The result is an L-shaped plan, with a basement for car parking, services and staff quarters; extensive communal living spaces, inside and out, on the ground floor; five bedrooms on the first floor arranged around a balcony; and a roof terrace with views to the Alps, Lake Como and Milan. Journeys between floors are made up and down an unobtrusive, space-saving staircase – there are no big sweeping, mansion-style gestures here.
A space-saving staircase links the house’s three storeys. Photography: Claudio Sabatino
The entrance is just as unassuming. Once through the gate, visitors make their way up a winding brick stairway to a low-key front door. This opens onto one of several living rooms, and immediately you know you’re in a special place, furnished with many of the newly reissued Gio Ponti collection for Molteni & C.
Off this living room is a small study with a multi-hued Vitra sideboard – Molteni distributes the Swiss manufacturer in Italy. This is the only ground floor room with a curtain rail at the window, but Luisella never got round to putting curtains up as she likes to be able to see her garden, created by landscape architect Margheriti Piante.
The main living space is an informal dining room that leads straight on to a sitting room with a fireplace that stretches the full length of one wall. The family is keen to point out the Venetian stucco detailing on the curved mantelpiece, and Guilia has no qualms about homing in on a small portion where the paint is missing. As a child, she would fashion her own awning out of a sheet to keep the sun out of the room. This sheet was then stuck to the stucco causing the paint to come away.
The first-floor window was designed as an inverted corner by Scarpa to help natural light reach the basement. Photography: Claudio Sabatino
The family takes their casual meals at a long 1980s Luca Meda prototype dining table, sitting on Aldo Rossi chairs from the same period. From here they can see straight out to the covered patio through a pair of double-height French windows. ’These doors are always open in the summer and it’s like living outside,’ says Carlo. Above this space is the balcony, and Guilia has fond memories as a child of hanging over it to listen in on the adults’ conversation.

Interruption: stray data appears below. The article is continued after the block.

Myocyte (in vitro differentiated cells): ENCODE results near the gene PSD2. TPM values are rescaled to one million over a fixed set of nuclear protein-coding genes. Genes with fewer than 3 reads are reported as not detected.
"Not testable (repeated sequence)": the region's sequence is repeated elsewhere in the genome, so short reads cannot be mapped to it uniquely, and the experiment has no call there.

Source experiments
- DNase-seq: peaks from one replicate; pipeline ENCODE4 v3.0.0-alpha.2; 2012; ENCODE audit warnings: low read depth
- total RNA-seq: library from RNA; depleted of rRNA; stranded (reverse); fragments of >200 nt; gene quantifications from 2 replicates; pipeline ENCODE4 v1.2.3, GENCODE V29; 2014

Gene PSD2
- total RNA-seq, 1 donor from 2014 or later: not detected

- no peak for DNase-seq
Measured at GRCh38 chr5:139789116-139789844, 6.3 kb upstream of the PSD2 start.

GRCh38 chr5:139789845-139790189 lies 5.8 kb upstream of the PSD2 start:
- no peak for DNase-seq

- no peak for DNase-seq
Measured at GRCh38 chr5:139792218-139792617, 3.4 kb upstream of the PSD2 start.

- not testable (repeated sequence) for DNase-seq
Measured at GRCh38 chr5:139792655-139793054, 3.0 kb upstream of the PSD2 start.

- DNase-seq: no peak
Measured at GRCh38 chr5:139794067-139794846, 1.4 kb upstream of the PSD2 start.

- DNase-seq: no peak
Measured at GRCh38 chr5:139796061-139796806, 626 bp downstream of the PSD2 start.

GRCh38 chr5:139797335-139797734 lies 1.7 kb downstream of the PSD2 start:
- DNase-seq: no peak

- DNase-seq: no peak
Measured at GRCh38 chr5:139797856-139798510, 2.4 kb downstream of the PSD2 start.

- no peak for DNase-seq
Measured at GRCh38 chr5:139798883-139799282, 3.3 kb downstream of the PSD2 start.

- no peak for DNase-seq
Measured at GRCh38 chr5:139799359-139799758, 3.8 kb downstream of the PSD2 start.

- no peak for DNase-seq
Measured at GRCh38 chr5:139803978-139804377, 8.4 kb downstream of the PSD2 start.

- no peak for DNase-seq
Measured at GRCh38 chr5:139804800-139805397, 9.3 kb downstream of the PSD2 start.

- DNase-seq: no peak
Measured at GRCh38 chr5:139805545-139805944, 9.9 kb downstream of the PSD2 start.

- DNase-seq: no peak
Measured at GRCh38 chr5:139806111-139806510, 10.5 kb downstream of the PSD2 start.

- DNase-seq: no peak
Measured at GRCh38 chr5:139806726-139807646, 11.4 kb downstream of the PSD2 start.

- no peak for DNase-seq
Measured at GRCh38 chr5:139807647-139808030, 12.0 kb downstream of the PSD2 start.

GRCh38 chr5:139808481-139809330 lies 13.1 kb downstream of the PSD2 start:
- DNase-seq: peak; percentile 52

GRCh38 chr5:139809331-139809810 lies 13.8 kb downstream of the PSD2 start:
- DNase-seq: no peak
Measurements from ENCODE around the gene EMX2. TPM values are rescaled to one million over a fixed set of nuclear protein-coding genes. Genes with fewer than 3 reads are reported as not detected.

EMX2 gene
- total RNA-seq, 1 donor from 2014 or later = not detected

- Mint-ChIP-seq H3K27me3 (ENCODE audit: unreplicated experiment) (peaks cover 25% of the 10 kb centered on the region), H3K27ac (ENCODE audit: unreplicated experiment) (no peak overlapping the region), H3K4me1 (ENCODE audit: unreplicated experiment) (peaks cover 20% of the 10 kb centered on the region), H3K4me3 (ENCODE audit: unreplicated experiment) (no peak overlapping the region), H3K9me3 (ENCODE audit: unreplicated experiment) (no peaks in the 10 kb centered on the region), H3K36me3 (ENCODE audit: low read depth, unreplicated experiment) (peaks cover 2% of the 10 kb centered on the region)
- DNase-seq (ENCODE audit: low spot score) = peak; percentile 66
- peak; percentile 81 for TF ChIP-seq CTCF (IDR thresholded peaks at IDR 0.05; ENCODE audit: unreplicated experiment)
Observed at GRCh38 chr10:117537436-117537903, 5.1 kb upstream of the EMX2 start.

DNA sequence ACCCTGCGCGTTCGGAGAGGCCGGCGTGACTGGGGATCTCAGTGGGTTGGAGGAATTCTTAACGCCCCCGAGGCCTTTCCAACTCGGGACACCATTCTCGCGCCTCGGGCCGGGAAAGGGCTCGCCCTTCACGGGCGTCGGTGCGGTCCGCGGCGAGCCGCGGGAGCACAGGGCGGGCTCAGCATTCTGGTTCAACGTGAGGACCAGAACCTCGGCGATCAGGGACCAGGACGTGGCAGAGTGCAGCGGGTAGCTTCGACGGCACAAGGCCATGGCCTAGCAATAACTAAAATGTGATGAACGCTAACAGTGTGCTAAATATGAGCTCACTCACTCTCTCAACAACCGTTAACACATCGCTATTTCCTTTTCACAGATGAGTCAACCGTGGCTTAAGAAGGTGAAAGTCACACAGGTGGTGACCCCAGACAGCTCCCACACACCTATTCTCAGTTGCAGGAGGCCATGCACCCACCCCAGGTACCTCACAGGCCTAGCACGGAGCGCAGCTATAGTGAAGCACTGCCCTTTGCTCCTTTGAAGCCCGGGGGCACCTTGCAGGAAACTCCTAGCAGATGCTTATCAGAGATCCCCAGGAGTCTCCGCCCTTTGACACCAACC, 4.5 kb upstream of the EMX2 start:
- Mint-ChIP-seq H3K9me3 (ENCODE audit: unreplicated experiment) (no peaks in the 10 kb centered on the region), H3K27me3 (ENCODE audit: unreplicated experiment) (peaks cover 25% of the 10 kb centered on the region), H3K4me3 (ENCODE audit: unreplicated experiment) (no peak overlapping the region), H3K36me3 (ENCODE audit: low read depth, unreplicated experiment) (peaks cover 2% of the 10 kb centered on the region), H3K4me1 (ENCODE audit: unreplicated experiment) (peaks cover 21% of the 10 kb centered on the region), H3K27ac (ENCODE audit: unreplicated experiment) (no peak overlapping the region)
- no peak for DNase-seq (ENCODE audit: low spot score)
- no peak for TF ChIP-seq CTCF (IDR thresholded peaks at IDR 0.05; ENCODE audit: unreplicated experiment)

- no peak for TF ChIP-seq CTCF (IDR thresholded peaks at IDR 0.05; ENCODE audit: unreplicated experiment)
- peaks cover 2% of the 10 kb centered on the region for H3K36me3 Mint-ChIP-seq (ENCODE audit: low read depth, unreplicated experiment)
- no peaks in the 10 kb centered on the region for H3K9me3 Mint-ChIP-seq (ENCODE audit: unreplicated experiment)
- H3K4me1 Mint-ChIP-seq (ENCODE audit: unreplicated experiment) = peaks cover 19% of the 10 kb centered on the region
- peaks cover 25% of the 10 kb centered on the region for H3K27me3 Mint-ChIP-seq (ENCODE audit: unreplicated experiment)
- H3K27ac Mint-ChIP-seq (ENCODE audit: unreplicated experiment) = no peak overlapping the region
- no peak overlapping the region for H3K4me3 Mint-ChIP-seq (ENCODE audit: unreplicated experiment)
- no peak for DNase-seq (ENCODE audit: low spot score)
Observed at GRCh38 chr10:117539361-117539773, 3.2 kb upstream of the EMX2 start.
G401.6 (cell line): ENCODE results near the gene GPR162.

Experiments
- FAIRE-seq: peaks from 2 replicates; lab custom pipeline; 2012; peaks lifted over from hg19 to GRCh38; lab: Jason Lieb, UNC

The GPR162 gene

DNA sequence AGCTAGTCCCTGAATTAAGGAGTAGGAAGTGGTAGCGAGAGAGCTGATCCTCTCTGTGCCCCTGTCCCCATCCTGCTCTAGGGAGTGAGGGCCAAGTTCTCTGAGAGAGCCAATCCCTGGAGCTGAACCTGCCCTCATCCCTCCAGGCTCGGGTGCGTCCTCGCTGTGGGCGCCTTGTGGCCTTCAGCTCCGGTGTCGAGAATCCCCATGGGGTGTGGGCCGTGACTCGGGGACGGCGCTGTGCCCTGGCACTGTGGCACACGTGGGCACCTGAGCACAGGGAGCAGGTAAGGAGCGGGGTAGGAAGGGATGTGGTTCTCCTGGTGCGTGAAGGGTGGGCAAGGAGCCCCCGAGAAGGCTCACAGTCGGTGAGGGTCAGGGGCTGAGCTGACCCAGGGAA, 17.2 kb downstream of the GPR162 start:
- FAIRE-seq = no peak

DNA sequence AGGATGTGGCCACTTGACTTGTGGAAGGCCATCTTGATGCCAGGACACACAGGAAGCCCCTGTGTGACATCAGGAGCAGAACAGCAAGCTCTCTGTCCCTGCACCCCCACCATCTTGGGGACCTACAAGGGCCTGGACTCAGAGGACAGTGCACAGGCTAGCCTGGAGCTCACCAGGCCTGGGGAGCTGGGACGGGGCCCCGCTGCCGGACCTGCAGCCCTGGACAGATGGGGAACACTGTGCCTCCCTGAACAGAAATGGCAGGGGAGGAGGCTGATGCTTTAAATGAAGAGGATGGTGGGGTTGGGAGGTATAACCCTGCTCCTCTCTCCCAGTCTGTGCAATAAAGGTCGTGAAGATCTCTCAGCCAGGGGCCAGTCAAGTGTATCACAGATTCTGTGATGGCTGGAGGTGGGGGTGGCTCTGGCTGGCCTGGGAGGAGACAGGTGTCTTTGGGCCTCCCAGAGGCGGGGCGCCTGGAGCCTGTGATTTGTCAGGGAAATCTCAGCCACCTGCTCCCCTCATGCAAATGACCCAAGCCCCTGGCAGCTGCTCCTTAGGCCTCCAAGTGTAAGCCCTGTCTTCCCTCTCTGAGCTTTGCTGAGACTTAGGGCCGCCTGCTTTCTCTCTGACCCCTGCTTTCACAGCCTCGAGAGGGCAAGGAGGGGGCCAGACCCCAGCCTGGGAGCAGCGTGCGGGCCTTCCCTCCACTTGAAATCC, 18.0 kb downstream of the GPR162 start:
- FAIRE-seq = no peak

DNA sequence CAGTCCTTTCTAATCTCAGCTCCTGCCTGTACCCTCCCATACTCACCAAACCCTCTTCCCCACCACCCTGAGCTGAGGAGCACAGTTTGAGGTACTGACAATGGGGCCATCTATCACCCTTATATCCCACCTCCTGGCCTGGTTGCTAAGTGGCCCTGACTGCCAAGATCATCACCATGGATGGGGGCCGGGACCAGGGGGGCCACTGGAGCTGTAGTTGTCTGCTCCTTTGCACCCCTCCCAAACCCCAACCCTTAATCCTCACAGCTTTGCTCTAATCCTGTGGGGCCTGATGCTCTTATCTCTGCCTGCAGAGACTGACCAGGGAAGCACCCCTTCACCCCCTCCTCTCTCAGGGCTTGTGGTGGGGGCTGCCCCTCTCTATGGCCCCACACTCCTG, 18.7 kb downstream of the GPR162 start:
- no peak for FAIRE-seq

Off the large kitchen, with its Molteni units and Carrara marble work surface, is the more formal dining room, dominated by a heavy 1940s oval table that used to sit in the president of the Bank of Italy’s boardroom. Luisella admits that when the children were young it was a noisy house – hardly surprising given all the Venetian-style cement-and-gravel flooring (with not a single rug in sight on the ground floor), brick and cement walls and iron beams. But she likes the industrial chic of the shell, which reminds her of the sparse interiors of the art galleries of Manhattan in the 1970s.
Yet because these materials are offset by the warm wooden doors and window frames, the colourful artwork and the eclectic mix of wood and upholstered furniture, the Casa Molteni never feels cold or unwelcoming. It’s also rich with design invention from earlier decades. ’With all the prototypes around, the house is like an archive,’ says Carlo. ’Sometimes I surprise myself with the good pieces we made in the past.’ §
As originally featured in the December 2012 issue of Wallpaper* (W*165)